When I heard that you could “do Venice” in your own boat, this was immediately added to my bucket list. I imagined nonchalantly sailing down the grand canal with the kite up (forgetting the Rialto Bridge...) dropping the kite and tying up outside the Piazza San Marco, next to the Gondolas… Although I have been to Venice a couple of times before, and once to The Venetian hotel in Vegas, Keith has never been to “the real thing”. I really do think everyone should see Venice before they die as it is a magical place which outshines every expectation you could possibly have about it. One of the problems with doing Venice in your own yacht though is that the Italians have been inconsiderate in placing it so far north and with not enough interesting stuff on the way! Just as we pushed ourselves to get the Balearics last season, so to we have raced up the coast to get to Venice this season, promising to go slowly down the Croatian coast ….
From our last stop in Ravenna, Venice is a 60nm further north. This can be a PITA distance - at our passage planning speed we are looking at 10-12 hrs which means leaving early in the morning to get in before sunset, with no room for the unexpected. Alternatively doing an overnighter and arriving at first light, pretty much wrecked due to broken sleep. Venice is one place that arriving at night would not be a lot of fun, given that you are essentially entering a shallow lagoon with a series of channels to various destinations! We decided to wait out the last of the poor weather in Ravenna, finish doing the tourist thing and head off late afternoon/early evening to arrive at Venice early morning. Light winds were forecast so we expected to motor all the way at an average speed of 5.5kts. That would make for a timely arrival around sunrise (6am) – a slow boat to Venice. No problem, we can mosey up the coast and put the water-maker on along the way…
As we got out of the harbour and into the Adriatic we were thankful that the swell we had seen over the last couple of days had died down, but the aftermath was clear - we came across a tide line of some serious flotsam: plastic bags, styrofoam trays, extra-large plastic fenders (we later recognised these in Venice Lagoon) and some huge croc-a-logs (large floating logs that in other circumstances might be mistaken for a croc!) Presumably this was all stirred up as a result of the weather over the last few days - some of these floating garbage islands even had birds perched on them. Hmmm water looks pretty filthy and we are still surrounded by oil rigs so I guess we won’t be making water!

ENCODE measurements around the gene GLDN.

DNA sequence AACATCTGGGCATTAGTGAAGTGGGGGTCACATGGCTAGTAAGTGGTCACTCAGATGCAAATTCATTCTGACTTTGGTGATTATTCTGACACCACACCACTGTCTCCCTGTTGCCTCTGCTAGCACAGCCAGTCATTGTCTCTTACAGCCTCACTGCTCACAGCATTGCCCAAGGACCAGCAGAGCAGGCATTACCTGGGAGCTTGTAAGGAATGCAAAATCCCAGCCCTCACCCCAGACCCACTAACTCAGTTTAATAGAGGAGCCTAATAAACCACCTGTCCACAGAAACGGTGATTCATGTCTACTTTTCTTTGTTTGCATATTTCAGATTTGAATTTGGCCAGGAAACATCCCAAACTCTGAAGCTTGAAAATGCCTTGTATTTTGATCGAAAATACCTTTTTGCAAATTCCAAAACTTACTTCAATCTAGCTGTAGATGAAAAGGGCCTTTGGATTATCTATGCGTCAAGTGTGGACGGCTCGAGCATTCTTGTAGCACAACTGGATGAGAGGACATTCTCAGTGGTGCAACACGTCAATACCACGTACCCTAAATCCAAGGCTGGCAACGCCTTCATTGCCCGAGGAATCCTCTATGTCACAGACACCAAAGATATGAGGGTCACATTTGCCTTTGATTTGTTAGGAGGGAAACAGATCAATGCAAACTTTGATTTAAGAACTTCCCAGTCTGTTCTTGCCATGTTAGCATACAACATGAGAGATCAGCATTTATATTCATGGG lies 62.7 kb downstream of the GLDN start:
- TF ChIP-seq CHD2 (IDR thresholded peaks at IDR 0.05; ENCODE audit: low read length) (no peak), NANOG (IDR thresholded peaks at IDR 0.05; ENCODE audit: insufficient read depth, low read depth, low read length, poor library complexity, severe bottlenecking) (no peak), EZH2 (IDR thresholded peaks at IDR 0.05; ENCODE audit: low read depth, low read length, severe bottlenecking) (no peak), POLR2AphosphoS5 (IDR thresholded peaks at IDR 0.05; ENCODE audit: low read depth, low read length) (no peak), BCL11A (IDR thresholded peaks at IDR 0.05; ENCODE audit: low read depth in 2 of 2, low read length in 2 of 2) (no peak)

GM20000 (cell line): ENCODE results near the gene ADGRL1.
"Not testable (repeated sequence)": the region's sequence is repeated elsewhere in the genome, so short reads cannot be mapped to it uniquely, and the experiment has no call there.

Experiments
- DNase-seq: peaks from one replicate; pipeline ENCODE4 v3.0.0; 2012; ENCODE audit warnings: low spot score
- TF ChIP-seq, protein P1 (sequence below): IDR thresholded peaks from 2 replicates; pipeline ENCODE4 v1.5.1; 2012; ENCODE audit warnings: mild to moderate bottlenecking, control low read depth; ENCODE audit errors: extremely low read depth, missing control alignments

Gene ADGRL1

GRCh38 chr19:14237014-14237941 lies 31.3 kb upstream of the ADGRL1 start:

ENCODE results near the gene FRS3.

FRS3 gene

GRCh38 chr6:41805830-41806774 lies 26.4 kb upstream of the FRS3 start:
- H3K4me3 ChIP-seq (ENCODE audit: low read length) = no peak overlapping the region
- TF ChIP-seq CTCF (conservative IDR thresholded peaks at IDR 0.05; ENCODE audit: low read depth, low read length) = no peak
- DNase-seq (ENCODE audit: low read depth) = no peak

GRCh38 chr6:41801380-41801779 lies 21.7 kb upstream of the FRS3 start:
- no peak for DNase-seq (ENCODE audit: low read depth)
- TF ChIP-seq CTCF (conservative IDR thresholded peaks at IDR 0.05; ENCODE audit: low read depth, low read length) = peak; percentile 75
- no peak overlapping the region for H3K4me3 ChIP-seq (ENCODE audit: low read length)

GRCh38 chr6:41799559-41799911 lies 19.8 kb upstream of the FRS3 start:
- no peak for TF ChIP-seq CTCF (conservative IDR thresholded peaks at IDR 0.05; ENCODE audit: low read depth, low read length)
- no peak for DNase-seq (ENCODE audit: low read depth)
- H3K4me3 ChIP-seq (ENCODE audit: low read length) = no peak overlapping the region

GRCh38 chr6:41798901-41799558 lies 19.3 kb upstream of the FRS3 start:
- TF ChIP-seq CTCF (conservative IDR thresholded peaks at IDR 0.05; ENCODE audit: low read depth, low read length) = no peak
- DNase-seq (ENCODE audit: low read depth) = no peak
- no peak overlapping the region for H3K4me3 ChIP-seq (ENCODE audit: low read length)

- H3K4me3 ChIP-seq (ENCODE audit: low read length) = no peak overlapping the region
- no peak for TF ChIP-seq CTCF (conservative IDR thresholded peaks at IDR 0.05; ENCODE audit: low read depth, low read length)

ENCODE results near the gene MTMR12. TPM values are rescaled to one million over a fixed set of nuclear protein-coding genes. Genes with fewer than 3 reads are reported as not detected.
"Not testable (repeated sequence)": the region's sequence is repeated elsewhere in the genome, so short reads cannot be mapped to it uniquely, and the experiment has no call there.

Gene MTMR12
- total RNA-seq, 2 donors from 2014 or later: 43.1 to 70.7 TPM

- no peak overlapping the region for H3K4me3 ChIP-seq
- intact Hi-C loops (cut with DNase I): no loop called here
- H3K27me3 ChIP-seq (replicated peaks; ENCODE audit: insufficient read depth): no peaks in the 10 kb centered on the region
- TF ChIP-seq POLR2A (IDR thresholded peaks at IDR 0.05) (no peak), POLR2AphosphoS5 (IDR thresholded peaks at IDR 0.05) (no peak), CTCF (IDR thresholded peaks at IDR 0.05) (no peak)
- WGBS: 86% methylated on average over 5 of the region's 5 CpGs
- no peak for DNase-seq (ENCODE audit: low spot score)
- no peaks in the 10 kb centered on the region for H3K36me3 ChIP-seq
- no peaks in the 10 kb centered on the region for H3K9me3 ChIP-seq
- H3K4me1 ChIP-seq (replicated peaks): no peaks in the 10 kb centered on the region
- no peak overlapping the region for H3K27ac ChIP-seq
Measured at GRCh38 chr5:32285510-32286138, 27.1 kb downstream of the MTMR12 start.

Not long after our departure those forecast “light breezes” had built to 10kts “up the duck” (technical term for wind from behind…) so even though we were not in a hurry it would be as shame to waste good breeze and it’s always nice to turn the engines off - so up went the parasailor. For a while there we were making good speeds for our slow journey with 3.5-4kts GPS speed on the dial. As is bound to happen though, when you don’t really want it, the breeze built steadily before settling in around the 20kts mark - so boatspeeds of 8-10kts were now being recorded. What a dilemma! What do you do? Drop the kite and turn on the engine so you can go slower? You never know, the breeze might drop out down the track so let’s just keep going and we can slow down later...
Whilst I was off watch I woke to what sounded like a gybe festival happening on ITIKI. Keith was running from one side of the boat to the other, alternatively grinding on and easing to manoeuvre ITIKI from danger. Turns out we were surrounded by fishing boats going in all sorts of directions. At night they can be lit up like Christmas trees, oblivious to passing yachts as they trawl and retrieve nets, changing direction unexpectedly. They dont always show up on AIS either and our RADAR seems to have given up the ghost! We were in the thick of a popular fishing grounds and just had to get out of their way as best we could. After that little adrenalin-rush we continued on with the kite up but we were still moving too quickly. Eventually the kite came down and motors went on. As Keith was packing the kite away another onslaught of fishing-boats arrived and I hit the panic button. We had to do a 360 to get out of the way of two boats that were just charging directly towards us. Lucky the kite was down or it could have been really ugly.
A couple of hours more motoring and we arrived out our destination, the Lido entrance to Venice lagoon - problem - it was around 4am and still dark. Keith was on watch and was circling for a while bouncing around in the swell, before deciding to drop anchor in 9m and wait until sunrise. He managed to park us head to wind to drop the pick for an hour or so as the sky slowly lightened and we could head in. Oh and by the way, did I mention it is really freezing cold!? What happened to my endless summer??!
From the entrance to the lagoon it’s a long and slow motor in to our marina on Certosa Island which is across the channel from Venezia island. We arrived at the wrong side of the marina but the Marinero managed to find us and escort us around to the other side to our berth. What a beautiful and peaceful place! The island itself is so green and quiet and there does not seem to be anything here other than the marina (which is in a long and narrow channel), a restaurant and a take away pizza van (yes really!). We are berthed next to a floating “paper” boat (WTF??!). The staff are really helpful and gave us a huge amount of information on visiting Venice and the lagoon. We hit the showers and then to bed for a late morning kip to recharge the batteries before doing the tourist thing. Stay tuned for ITIKI does Venice!
Lynda is slowly getting used to the transition from working to not working and racing to cruising.